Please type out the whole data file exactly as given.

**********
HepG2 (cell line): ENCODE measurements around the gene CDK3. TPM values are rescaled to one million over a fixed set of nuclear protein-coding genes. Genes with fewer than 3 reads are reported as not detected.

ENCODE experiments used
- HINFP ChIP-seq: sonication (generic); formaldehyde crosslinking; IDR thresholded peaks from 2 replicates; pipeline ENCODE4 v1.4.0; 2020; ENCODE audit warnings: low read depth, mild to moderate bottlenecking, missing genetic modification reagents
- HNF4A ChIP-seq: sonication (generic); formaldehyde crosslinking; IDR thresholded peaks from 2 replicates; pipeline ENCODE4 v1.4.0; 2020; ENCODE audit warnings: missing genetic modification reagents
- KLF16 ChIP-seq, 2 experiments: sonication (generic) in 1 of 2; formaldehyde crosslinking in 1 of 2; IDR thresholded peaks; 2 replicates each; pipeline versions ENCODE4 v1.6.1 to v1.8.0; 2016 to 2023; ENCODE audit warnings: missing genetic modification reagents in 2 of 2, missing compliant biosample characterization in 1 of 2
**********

HepG2 (cell line): ENCODE measurements around the gene CDK3. TPM values are rescaled to one million over a fixed set of nuclear protein-coding genes. Genes with fewer than 3 reads are reported as not detected.

ENCODE experiments used
- HINFP ChIP-seq: sonication (generic); formaldehyde crosslinking; IDR thresholded peaks from 2 replicates; pipeline ENCODE4 v1.4.0; 2020; ENCODE audit warnings: low read depth, mild to moderate bottlenecking, missing genetic modification reagents
- HNF4A ChIP-seq: sonication (generic); formaldehyde crosslinking; IDR thresholded peaks from 2 replicates; pipeline ENCODE4 v1.4.0; 2020; ENCODE audit warnings: missing genetic modification reagents
- KLF16 ChIP-seq, 2 experiments: sonication (generic) in 1 of 2; formaldehyde crosslinking in 1 of 2; IDR thresholded peaks; 2 replicates each; pipeline versions ENCODE4 v1.6.1 to v1.8.0; 2016 to 2023; ENCODE audit warnings: missing genetic modification reagents in 2 of 2, missing compliant biosample characterization in 1 of 2